If any sensual weakness arise, we are to yield all our sound forces to the overthrowing of so unnatural a rebellion; wherein how can we want courage, since we are to deal against so feeble an adversary, that in itself is nothing but weakness? Nay, we are to resolve that if reason direct it, we must do it, and if we must do it, we will do it; for to say "I cannot" is childish, and "I will not" is womanish.
A brave captain is as a root, out of which, as branches, the courage of his soldiers doth spring.
A popular license is indeed the many-headed tyrant.
There is nothing so great that I fear to do it for my friend;
nothing so small that I will disdain to do it for him.
Cupid makes it his sport to pull the warrior's plum.
It is manifest that all government of action is to be gotten by knowledge, and knowledge best, by gathering many knowledges, which is reading.
True bravery is quiet, undemonstrative.
The ingredients of health and long life, are great temperance, open air, easy labor, and little care.
Great captains do never use long orations when it comes to the point of execution.
Take thou of me, sweet pillowes, sweetest bed;
A chamber deafe of noise, and blind of light, A rosie garland and a weary hed.
Woman was formed to admire; man to be admirable. His are the glories of the sun at noonday; hers the softened splendors of the midnight moon.
Great is not great to the greater.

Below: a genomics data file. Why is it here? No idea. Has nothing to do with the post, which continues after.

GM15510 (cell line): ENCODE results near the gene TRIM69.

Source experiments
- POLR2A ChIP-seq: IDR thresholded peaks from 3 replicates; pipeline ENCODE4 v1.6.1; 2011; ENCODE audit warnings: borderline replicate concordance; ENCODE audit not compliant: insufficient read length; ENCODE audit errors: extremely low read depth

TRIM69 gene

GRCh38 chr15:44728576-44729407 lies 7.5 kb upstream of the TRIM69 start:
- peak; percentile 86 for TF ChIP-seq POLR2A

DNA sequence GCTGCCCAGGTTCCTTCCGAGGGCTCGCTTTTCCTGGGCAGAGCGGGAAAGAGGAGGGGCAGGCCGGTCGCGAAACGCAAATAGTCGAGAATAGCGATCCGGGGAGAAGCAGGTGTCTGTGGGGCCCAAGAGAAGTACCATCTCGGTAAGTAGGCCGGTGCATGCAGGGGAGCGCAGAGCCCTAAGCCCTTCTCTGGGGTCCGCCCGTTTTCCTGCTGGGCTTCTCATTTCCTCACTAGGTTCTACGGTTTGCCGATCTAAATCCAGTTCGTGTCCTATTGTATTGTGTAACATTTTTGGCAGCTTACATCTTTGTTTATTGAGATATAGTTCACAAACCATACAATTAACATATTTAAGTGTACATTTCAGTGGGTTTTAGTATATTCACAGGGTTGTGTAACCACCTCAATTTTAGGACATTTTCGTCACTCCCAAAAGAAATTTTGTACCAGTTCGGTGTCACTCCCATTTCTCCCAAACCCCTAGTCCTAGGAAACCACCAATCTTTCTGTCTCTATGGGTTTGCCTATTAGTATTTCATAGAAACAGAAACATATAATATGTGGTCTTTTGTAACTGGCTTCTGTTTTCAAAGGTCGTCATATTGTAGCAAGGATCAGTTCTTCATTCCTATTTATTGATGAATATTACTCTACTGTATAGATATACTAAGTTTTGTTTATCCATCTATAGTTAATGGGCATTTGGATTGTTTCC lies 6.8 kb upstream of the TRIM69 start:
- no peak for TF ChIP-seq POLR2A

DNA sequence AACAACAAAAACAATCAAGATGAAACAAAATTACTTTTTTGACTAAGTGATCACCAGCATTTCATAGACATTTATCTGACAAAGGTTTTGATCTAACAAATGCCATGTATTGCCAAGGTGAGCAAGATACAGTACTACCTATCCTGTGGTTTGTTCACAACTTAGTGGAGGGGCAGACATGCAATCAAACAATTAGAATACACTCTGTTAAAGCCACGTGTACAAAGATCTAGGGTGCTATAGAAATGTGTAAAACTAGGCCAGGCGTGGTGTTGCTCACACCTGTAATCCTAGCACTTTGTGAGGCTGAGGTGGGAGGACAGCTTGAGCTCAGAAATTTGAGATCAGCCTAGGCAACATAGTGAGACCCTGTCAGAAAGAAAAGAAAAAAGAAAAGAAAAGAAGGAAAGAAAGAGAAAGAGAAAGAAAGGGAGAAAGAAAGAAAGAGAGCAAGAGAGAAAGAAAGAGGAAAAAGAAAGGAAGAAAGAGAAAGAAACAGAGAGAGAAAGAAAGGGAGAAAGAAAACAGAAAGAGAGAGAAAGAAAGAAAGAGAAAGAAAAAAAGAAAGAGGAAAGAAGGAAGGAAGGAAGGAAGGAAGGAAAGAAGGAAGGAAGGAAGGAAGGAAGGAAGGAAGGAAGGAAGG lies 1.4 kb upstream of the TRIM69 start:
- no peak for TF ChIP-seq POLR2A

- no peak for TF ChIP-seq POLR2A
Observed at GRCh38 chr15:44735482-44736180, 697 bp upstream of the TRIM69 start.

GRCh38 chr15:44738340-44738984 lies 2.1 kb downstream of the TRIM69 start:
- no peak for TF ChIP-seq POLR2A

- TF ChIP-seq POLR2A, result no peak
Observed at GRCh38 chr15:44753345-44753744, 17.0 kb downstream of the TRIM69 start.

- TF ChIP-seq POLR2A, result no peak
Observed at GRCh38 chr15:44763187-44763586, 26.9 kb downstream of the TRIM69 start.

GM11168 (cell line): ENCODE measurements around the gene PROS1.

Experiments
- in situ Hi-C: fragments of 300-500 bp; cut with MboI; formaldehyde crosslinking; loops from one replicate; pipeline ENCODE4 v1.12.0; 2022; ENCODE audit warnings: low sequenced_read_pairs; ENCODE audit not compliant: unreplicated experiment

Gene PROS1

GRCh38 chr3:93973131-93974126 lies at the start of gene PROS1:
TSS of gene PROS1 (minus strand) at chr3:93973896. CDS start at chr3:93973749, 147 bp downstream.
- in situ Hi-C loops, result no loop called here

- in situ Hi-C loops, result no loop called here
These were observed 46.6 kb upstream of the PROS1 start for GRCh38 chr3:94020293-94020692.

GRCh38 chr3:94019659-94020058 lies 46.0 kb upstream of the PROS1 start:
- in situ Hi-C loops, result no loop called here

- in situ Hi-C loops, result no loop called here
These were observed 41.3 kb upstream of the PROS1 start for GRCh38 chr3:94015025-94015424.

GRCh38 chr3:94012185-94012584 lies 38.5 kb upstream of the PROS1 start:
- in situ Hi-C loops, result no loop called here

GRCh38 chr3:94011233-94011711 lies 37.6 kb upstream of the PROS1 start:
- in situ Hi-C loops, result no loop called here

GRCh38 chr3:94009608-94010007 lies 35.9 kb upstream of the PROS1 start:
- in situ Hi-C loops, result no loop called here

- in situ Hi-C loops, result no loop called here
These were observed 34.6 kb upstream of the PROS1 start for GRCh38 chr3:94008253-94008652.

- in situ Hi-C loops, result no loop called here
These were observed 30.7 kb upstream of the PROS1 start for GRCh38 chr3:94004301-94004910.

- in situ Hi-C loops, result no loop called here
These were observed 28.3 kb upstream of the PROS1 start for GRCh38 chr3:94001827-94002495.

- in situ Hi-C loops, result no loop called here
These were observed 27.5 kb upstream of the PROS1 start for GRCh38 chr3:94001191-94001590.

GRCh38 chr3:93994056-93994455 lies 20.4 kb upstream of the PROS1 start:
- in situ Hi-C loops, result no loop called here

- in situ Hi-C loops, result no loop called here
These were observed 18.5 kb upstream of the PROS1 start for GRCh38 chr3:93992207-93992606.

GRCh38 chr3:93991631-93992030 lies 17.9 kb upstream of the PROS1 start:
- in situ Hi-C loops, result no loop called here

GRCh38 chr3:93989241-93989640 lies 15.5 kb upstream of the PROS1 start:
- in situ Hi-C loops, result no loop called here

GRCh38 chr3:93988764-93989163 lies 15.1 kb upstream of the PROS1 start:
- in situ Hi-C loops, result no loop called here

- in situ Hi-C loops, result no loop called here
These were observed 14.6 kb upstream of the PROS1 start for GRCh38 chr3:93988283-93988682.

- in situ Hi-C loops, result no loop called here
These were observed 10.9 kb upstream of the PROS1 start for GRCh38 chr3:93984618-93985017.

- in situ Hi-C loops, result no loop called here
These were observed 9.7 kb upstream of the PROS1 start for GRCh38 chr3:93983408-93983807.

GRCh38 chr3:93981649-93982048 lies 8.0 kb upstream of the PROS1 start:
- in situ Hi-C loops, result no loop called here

High honor is not only gotten and born by pain and danger, but must be nursed by the like, else it vanisheth as soon as it appears to the world.
Doing good is the only certainly happy action of a man's life.
It is no less vain to wish death than it is cowardly to fear it.
Ambition thinks no face so beautiful as that which looks from under a crown.
In the clear mind of virtue treason can find no hiding-place.
Like the air-invested heron, great persons should conduct themselves;
and the higher they be, the less they should show.
It is against womanhood to be forward in their own wishes.
Honor, thou strong idol of man's mind.
As the fertilest ground, must be manured, so must the highest flying wit have a Daedalus to guide him.
A noble cause doth ease much a grievous case.
Who will adhere to him that abandons himself?
As in labor, the more one doth exercise, the more one is enabled to do, strength growing upon work; so with the use of suffering, men's minds get the habit of suffering, and all fears and terrors are not to them but as a summons to battle, whereof they know beforehand they shall come off victorious.
He travels safe and not unpleasantly who is guarded by poverty and guided by love.
Truth is the ground of science, the centre wherein all things repose, and is the type of eternity.
Whoever gossips to you will gossip about you.
My true love hath my heart, and I have his
The judgment of the world stands upon matter of fortune.
It many times falls out that we deem ourselves much deceived in others because we first deceived ourselves.
The lightsome countenance of a friend giveth such an inward decking to the house where it lodgeth, as proudest palaces have cause to envy the gilding.
God has appointed us captains of this our bodily fort, which, without treason to that majesty, are never to be delivered over till they are demanded.